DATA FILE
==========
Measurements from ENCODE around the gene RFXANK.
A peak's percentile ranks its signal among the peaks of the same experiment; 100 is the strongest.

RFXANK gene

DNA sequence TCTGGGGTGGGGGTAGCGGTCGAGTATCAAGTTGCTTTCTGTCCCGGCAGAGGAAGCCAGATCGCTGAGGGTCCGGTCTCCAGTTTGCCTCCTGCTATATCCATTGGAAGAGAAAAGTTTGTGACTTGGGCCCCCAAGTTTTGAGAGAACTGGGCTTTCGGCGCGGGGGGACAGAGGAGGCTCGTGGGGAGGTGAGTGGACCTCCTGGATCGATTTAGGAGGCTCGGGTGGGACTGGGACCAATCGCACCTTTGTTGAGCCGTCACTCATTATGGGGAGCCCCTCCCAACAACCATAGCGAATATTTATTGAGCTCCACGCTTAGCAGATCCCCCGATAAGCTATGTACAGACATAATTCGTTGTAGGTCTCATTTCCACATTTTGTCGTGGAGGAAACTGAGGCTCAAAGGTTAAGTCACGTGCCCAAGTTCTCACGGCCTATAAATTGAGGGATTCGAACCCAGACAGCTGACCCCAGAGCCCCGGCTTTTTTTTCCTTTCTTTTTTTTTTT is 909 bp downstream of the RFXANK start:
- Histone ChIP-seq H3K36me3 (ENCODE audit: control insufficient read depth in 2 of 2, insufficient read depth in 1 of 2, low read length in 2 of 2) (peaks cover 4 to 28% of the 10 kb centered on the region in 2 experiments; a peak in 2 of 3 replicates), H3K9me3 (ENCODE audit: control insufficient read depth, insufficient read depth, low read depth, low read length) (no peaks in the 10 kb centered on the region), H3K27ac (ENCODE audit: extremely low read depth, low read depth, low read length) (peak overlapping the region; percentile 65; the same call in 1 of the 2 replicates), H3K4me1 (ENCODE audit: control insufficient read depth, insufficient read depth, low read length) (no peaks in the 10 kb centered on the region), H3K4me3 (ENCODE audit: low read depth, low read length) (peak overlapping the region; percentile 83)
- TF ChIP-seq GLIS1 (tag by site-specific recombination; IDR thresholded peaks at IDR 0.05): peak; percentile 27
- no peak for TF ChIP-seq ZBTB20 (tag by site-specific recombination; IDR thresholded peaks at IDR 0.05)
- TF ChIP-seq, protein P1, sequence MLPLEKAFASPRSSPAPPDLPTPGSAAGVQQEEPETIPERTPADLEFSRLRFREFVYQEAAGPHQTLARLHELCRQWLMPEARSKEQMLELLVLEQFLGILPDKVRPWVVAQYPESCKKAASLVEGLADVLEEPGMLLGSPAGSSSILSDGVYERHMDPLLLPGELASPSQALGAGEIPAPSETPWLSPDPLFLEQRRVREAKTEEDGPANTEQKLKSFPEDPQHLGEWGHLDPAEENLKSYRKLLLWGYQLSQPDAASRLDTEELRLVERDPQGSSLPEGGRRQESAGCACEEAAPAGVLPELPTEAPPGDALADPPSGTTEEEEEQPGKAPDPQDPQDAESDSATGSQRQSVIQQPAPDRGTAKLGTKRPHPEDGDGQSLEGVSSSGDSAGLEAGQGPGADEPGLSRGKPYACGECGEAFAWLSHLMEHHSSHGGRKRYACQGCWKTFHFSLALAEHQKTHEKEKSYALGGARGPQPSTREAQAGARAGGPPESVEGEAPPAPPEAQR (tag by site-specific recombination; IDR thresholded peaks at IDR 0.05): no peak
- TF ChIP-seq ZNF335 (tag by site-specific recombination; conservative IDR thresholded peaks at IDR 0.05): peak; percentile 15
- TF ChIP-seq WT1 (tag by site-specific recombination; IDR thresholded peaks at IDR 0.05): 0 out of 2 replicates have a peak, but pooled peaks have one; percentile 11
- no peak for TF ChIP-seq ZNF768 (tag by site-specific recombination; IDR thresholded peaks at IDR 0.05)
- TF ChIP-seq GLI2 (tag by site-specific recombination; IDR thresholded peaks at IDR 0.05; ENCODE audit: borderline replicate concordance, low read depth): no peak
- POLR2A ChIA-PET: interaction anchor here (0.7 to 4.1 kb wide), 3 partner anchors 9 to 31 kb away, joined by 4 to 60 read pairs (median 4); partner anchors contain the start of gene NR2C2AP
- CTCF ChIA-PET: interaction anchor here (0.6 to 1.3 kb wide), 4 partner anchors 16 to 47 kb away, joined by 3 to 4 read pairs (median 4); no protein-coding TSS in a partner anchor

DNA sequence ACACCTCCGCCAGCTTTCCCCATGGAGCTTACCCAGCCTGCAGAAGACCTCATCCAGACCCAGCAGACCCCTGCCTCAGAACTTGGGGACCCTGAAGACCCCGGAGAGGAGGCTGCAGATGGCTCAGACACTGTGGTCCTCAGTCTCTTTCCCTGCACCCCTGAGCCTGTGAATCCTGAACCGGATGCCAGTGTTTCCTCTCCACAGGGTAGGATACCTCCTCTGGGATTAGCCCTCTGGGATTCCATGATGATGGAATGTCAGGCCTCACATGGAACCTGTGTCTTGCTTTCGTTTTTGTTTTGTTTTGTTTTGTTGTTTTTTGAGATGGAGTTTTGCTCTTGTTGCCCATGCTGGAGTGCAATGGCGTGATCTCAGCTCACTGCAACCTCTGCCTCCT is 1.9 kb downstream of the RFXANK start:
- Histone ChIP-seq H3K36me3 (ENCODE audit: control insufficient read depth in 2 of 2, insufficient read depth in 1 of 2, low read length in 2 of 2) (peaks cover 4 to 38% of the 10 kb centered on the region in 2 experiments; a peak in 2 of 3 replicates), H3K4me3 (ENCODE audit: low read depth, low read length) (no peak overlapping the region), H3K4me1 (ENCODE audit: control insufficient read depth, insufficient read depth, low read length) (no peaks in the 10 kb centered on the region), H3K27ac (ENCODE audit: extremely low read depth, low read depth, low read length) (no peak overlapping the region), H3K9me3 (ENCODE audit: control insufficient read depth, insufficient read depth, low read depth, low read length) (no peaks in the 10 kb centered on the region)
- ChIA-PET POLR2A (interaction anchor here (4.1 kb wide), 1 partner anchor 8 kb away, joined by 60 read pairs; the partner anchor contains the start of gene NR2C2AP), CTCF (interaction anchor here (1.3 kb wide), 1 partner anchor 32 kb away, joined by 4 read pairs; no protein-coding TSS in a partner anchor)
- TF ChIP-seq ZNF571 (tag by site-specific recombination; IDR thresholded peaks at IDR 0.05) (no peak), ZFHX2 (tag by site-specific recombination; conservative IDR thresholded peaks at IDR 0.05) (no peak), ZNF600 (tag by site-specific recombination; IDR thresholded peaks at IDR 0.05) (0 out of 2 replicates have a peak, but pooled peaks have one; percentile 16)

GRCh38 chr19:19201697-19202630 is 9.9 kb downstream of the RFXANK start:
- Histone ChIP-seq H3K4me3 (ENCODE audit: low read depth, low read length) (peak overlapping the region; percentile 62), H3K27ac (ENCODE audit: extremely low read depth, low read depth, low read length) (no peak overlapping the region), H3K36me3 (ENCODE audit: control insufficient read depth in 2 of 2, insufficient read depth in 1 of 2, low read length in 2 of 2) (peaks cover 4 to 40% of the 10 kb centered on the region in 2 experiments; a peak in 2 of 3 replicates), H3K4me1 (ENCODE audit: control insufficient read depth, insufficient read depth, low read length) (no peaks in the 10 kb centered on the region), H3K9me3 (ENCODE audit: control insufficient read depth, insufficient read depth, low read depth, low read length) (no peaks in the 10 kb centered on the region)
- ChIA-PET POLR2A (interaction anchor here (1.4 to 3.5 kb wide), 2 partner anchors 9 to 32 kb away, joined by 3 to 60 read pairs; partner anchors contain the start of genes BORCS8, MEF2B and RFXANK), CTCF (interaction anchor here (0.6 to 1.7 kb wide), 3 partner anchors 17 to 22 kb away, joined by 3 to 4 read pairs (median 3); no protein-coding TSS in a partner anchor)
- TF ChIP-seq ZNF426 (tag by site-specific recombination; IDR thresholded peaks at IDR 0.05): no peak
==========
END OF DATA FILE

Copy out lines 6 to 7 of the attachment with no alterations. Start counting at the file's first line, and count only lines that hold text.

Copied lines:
- TF ChIP-seq GLIS1 (tag by site-specific recombination; IDR thresholded peaks at IDR 0.05): peak; percentile 27
- no peak for TF ChIP-seq ZBTB20 (tag by site-specific recombination; IDR thresholded peaks at IDR 0.05)